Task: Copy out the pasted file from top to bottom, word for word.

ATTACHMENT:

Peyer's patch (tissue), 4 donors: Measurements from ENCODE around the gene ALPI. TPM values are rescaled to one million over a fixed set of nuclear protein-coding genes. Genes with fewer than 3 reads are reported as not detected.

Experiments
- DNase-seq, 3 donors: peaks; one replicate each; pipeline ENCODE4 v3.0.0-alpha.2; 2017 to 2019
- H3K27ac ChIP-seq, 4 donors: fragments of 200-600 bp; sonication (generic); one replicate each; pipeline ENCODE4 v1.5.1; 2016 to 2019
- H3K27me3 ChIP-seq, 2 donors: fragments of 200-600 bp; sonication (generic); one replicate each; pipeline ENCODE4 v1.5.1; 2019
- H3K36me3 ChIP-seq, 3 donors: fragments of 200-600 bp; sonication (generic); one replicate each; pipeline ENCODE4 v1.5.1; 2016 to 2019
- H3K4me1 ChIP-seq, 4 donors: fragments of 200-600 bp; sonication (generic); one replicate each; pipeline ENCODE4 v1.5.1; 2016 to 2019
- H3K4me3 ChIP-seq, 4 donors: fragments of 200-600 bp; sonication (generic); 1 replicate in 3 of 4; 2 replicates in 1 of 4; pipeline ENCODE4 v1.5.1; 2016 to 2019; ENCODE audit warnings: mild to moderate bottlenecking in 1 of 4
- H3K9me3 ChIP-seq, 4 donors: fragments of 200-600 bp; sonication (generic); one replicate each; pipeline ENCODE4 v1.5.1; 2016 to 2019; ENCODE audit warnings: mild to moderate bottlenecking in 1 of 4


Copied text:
Peyer's patch (tissue), 4 donors: Measurements from ENCODE around the gene ALPI. TPM values are rescaled to one million over a fixed set of nuclear protein-coding genes. Genes with fewer than 3 reads are reported as not detected.

Experiments
- DNase-seq, 3 donors: peaks; one replicate each; pipeline ENCODE4 v3.0.0-alpha.2; 2017 to 2019
- H3K27ac ChIP-seq, 4 donors: fragments of 200-600 bp; sonication (generic); one replicate each; pipeline ENCODE4 v1.5.1; 2016 to 2019
- H3K27me3 ChIP-seq, 2 donors: fragments of 200-600 bp; sonication (generic); one replicate each; pipeline ENCODE4 v1.5.1; 2019
- H3K36me3 ChIP-seq, 3 donors: fragments of 200-600 bp; sonication (generic); one replicate each; pipeline ENCODE4 v1.5.1; 2016 to 2019
- H3K4me1 ChIP-seq, 4 donors: fragments of 200-600 bp; sonication (generic); one replicate each; pipeline ENCODE4 v1.5.1; 2016 to 2019
- H3K4me3 ChIP-seq, 4 donors: fragments of 200-600 bp; sonication (generic); 1 replicate in 3 of 4; 2 replicates in 1 of 4; pipeline ENCODE4 v1.5.1; 2016 to 2019; ENCODE audit warnings: mild to moderate bottlenecking in 1 of 4
- H3K9me3 ChIP-seq, 4 donors: fragments of 200-600 bp; sonication (generic); one replicate each; pipeline ENCODE4 v1.5.1; 2016 to 2019; ENCODE audit warnings: mild to moderate bottlenecking in 1 of 4